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About RF Cafe
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RF Cafe began life in 1996 as "RF Tools" in an AOL screen name web space totaling 2 MB. Its primary purpose was to provide me with ready access to commonly needed formulas and reference material while performing my work as an RF system and circuit design engineer. The Internet was still largely an unknown entity at the time and not much was available in the form of WYSIWYG ...
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September 1942 Radio-Craft[Table of Contents]
People old and young enjoy waxing nostalgic about and learning some of the history of early electronics. Radio-Craft was published from 1929 through 1953. All copyrights are hereby acknowledged. See all articles from Radio-Craft.
There was a time when we did not take the availability and abundance of everything for granted. Most of us have parents or grandparents who were around during World War II that can tell stories of ration stamps for certain food and clothing items, fuel, tires, and other things. I have a few given to me by my grandfather. Many industries, including electronics manufacturing, were strongly encouraged or required to dedicate all efforts toward war production. Crosley Corporation, based in Cincinnati, Ohio, was no exception. A notice of Crosley abandoning their 1943 line of commercial radios to make way for military radios appeared in the September 1942 edition of Radio-Craft magazine. This is of particular interest to me since I just completed the restoration of a 1941 vintage Crosley 03CB floor console radio. It means I probably have one of the last pre-war models of a Crosley radio!
When the Crosley Corporation was compelled by the necessity for all-out war production to discontinue its manufacture of household radio receivers as well as all its other peace-time industrial products, it became necessary to make a clean sweep of its peace-time industrial equipment.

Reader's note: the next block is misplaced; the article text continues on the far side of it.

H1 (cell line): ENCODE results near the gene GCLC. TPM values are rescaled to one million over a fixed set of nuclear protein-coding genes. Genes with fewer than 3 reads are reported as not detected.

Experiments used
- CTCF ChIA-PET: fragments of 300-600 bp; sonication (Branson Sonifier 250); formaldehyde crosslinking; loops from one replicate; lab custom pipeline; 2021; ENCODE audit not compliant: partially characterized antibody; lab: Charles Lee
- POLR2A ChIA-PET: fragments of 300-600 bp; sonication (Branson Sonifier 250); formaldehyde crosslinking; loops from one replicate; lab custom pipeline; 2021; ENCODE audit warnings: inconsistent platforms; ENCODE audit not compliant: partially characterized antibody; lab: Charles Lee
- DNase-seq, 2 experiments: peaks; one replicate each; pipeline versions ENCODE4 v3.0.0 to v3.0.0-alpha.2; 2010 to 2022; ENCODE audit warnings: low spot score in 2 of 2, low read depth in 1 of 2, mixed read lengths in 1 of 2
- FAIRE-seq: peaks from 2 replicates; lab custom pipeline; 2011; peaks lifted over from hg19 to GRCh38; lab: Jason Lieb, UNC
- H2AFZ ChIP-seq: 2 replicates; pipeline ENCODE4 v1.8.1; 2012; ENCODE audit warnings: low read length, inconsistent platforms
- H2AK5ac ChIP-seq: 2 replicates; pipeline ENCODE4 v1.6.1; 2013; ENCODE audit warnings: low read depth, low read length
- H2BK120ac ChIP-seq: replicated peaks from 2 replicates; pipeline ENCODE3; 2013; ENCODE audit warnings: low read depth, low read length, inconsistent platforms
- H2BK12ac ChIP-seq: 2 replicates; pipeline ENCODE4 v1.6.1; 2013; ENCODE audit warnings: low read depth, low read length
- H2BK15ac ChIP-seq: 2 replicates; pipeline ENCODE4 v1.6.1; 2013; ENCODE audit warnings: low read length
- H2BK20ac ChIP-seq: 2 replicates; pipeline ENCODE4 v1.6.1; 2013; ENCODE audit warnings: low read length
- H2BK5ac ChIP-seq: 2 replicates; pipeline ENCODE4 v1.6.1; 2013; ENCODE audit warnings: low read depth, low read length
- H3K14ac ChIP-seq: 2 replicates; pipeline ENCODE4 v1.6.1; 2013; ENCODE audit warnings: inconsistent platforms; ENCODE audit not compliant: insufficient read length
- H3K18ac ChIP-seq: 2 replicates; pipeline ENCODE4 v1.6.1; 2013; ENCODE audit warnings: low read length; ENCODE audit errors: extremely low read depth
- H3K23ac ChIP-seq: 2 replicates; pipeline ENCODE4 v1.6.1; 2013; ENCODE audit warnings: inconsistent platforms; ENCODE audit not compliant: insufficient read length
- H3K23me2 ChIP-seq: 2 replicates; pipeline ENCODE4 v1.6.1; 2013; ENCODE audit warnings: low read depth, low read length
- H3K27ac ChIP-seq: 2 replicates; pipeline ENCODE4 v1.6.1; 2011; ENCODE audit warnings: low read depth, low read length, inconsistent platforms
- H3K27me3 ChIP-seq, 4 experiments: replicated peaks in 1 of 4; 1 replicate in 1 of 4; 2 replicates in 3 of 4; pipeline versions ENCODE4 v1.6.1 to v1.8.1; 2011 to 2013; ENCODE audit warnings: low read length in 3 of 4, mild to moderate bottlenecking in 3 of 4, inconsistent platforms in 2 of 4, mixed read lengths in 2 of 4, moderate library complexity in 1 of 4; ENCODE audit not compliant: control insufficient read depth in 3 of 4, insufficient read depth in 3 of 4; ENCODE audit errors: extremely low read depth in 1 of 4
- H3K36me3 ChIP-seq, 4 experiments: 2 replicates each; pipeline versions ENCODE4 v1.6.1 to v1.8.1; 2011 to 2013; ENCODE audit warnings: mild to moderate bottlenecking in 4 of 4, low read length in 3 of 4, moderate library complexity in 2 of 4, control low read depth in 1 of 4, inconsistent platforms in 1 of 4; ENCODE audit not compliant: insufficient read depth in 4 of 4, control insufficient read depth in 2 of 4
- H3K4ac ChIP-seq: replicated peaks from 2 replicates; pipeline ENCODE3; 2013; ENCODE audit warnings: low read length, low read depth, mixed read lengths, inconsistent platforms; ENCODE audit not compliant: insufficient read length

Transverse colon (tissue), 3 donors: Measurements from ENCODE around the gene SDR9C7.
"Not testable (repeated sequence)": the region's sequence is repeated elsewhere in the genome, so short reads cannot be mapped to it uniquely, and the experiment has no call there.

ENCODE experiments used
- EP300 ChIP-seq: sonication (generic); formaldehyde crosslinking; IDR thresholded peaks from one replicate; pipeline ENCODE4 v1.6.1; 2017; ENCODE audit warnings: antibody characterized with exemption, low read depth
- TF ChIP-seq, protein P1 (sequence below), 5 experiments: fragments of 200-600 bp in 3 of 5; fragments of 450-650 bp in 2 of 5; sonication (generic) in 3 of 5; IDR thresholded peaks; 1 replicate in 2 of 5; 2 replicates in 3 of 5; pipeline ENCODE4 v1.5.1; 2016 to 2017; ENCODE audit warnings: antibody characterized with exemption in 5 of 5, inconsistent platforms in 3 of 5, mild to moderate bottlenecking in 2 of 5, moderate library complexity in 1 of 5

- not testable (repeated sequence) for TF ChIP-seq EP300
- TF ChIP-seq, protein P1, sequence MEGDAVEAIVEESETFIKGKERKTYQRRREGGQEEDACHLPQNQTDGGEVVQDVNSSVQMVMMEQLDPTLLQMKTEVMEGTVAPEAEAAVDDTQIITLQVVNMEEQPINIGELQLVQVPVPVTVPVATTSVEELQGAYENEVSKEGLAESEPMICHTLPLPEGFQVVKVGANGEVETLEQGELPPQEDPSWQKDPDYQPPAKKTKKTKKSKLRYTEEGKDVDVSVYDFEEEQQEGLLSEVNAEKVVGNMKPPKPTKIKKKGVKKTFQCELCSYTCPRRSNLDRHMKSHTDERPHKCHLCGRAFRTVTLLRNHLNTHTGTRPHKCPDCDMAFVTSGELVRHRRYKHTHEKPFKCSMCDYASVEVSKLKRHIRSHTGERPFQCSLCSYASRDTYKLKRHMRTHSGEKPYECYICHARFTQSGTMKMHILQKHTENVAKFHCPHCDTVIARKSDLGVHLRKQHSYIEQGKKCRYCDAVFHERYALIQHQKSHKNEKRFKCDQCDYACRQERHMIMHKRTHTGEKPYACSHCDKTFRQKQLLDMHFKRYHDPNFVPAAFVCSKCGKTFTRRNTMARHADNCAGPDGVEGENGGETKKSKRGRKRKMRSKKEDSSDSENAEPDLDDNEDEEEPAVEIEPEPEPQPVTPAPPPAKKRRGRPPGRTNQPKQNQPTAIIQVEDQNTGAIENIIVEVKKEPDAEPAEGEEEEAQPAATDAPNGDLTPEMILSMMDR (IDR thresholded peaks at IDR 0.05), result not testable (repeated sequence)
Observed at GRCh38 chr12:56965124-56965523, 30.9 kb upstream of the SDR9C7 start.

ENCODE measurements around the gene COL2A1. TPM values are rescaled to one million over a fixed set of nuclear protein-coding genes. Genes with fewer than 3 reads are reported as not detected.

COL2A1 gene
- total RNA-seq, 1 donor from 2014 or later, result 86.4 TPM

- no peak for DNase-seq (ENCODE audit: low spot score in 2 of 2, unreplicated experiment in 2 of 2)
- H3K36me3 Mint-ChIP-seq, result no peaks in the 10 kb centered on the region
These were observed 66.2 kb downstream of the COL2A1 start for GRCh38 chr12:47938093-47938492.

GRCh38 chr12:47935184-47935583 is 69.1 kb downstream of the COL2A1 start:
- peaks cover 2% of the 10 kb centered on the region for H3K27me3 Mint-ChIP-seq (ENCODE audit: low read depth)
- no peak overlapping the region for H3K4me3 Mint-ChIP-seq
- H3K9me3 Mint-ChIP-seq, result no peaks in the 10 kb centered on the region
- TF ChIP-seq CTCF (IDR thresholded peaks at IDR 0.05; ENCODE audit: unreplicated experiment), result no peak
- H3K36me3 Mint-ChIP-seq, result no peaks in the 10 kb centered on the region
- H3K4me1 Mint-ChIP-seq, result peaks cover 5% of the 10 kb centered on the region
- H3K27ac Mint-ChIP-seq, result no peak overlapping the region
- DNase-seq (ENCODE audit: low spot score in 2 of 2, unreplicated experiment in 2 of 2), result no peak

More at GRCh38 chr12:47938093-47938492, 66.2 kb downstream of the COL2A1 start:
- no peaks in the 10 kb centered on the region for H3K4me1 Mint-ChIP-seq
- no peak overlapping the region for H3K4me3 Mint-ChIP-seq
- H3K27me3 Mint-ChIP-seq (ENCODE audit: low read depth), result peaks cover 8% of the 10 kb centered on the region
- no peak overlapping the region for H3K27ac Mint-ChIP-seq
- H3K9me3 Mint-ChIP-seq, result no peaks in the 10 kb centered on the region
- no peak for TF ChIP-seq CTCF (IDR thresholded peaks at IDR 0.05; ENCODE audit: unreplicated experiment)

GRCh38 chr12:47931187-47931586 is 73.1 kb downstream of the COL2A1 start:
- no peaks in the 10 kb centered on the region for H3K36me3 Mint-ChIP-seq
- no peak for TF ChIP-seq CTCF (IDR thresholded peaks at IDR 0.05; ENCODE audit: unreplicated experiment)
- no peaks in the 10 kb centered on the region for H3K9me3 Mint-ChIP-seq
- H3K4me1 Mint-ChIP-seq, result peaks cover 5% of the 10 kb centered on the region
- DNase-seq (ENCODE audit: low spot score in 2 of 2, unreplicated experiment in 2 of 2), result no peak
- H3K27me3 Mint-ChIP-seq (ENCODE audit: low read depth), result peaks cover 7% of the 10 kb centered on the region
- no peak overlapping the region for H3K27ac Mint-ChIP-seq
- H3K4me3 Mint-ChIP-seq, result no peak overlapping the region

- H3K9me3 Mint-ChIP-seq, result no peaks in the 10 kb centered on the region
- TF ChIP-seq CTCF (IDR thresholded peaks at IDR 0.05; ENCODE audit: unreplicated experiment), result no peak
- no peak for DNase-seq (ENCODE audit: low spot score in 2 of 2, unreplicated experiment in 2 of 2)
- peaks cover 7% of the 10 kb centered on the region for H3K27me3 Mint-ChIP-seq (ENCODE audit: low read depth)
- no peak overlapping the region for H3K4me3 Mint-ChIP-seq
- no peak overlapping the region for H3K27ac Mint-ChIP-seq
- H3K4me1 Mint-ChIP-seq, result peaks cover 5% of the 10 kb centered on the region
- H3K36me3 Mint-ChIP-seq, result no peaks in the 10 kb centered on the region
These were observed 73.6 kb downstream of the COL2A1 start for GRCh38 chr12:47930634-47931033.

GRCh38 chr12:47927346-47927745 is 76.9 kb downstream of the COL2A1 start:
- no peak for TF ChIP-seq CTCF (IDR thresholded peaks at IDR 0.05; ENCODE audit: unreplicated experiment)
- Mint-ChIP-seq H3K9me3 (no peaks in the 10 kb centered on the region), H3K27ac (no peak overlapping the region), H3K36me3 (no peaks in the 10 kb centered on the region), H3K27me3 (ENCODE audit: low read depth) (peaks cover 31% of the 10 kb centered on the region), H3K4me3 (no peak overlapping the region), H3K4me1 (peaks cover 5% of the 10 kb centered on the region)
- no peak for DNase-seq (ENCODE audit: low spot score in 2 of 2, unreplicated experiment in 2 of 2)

Crosley is still building radio receivers and transmitters, but the radio equipment which it is now making for the U. S. Signal Corps, the U. S. Coast Guard, the U. S. Army Air Forces, and other branches of the armed services differs so greatly from any of the peace-time radio equipment it had been making previously that they might as well be an entirely different type of product.
Crosley had been producing the most modern type of household radio receivers, including radio-phonograph combinations, portables, frequency-modulation sets, as well as the cabinet consoles and table receivers.
Unlike some other manufacturers, Crosley introduced its 1943 line of household receivers on which development and reception work had been on the way since last fall only a few weeks before the order to discontinue manufactures and home receivers became effective. This provided Crosley distributors with the most up-to-date types of household receivers and was largely responsible for the fact that Crosley radio sales for the first several months of 1942 far exceeded those of the industry as a whole for the same period. Production is now well advanced at the various Crosley plants in Ohio and Indiana on the most modern type of military radio transmitters and receivers. These incorporate a number of new features not previously utilized in sets of this kind.
Secrecy necessarily surrounds the nature and details of the receivers and transmitters now being built for the armed services, but into them have been incorporated all of the most modern discoveries and developments that have been made in radio.
Whole floors in the Crosley plants have been turned over to the exclusive production of military radio transmitters and receivers. Production is now on in full tilt, and the completed sets are pouring out of the factory at a rapid rate.
Posted December 2, 2014